Kindness of strangers leads to medical help amid Hall power outages
Generator keeps child's feeding device working
Kate Lovell's foster child, nicknamed Piglet to protect his identity in the state's foster program, looks at the gas generator being set up by Ciji Tlapa. Piglet was born premature and needs a battery-powered feeding tube. - photo by Nick Bowman

Outside of the occasional taste of bacon, 1-year-old Piglet’s diet is a continuous feed from a machine fitting inside a backpack.

His foster mom, Kate Lovell, put out a call on social media for a generator to charge the machine after the power went out Monday afternoon.

“It’s not like a cellphone where you can only charge it for an hour and then it will work for a couple of hours. It’s one of those things where it needs to charge all night to be able to carry you through the next day,” she said, adding she has kept it charged as much as possible ahead of Tropical Storm Irma.

Piglet is a medically fragile foster baby with lung problems, “as well as many other issues due to prematurity,” Lovell said.

Because the child is in the Division of Family and Children Services’s care, he is not being identified. Lovell often refers to the almost 2-year-old as Piglet.

Other foster parents and Lovell’s friends reached out across social media to find someone with a spare generator, which led Lovell to Ciji Tlapa, of Loganville.

“They live far away, so this is totally awesome that they’re doing this,” said Lovell, who received the generator Tuesday afternoon.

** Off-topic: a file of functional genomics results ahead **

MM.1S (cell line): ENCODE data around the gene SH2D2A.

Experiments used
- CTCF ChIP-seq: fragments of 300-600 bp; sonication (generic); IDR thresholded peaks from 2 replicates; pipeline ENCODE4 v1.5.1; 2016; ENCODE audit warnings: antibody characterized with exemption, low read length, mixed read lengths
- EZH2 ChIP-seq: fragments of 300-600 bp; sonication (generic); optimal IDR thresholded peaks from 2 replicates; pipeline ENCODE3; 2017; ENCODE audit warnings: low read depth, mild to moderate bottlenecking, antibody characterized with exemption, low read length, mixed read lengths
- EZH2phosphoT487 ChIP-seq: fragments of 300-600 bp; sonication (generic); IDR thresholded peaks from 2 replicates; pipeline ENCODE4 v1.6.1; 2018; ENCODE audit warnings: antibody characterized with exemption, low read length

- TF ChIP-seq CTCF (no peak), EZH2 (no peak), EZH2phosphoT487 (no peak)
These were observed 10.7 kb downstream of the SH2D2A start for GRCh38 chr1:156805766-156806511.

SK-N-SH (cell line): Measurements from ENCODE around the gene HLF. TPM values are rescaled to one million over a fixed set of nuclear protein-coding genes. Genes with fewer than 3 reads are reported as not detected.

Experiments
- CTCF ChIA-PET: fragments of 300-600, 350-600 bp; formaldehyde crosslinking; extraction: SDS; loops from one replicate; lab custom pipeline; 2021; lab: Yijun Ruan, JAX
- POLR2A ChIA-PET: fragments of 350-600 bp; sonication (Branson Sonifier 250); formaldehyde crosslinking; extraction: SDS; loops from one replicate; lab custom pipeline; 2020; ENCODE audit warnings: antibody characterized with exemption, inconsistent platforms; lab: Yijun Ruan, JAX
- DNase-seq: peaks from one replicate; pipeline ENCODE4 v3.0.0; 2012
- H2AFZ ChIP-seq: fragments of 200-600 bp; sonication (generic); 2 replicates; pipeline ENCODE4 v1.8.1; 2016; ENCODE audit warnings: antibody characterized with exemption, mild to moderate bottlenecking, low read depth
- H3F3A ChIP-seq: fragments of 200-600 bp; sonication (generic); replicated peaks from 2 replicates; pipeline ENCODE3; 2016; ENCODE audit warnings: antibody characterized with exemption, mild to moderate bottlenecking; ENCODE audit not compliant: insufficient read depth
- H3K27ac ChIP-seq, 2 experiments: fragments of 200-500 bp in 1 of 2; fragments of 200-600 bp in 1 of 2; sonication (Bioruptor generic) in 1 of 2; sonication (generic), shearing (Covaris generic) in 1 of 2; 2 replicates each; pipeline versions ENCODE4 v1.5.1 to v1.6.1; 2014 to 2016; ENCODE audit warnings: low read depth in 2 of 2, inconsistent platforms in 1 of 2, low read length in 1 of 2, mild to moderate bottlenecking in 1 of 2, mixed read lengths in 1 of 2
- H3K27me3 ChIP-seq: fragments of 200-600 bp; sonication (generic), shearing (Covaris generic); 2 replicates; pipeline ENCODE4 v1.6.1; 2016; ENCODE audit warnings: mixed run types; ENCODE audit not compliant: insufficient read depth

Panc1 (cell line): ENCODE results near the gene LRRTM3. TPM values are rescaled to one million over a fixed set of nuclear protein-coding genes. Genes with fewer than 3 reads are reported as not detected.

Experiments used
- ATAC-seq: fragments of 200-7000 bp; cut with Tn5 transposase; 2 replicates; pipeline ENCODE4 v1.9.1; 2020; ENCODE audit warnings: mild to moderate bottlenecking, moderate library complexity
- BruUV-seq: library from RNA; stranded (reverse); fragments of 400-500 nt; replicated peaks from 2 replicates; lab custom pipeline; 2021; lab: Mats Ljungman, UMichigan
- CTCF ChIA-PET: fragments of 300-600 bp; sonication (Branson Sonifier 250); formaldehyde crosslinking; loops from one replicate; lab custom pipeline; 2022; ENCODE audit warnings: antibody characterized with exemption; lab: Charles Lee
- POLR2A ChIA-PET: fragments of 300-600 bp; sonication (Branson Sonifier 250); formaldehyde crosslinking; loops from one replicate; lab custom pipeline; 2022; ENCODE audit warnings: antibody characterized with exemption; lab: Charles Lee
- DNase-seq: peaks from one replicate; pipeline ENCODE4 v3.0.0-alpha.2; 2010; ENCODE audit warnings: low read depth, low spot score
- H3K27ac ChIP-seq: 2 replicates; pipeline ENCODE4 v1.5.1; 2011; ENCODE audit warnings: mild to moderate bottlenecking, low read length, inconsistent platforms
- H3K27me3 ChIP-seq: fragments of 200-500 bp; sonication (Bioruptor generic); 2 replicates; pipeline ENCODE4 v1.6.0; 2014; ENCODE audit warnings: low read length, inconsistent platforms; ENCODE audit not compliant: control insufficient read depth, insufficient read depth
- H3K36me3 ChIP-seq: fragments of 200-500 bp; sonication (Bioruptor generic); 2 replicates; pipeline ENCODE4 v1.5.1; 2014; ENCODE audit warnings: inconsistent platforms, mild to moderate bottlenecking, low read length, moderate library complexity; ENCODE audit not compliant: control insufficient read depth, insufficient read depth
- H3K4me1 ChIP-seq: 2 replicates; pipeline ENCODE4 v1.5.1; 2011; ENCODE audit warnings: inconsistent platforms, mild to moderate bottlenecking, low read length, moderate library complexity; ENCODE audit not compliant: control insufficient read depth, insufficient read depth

Tlapa said she had the resources to help and would “throw it in the car and come on” to Gainesville, a 45-minute drive.

Tlapa is a newborn and family photographer, and her husband Michael Tlapa owns Millennium Material Handling.

“We had one bar left, and it’s being plugged in right now so it will be completely ready to go for dinner,” Lovell said Tuesday afternoon.

Others around Gainesville are making quick plans for other medical issues, with no guarantee of power returning soon.

David and Anita Hulsey on Monday lost power, which is vital for David Hulsey’s CPAP machine for sleep apnea.

Anita Hulsey described the night as “waking up every few minutes, wondering if I shoved him would he respond.”

In an email Tuesday afternoon, Jackson EMC said it was the company’s goal “to restore most Jackson EMC members’ power within 24 hours.” From talking with neighbors, Hulsey said it may take even longer.

The Hulseys said they were going to try to make alternative plans, more than likely involving family nearby.

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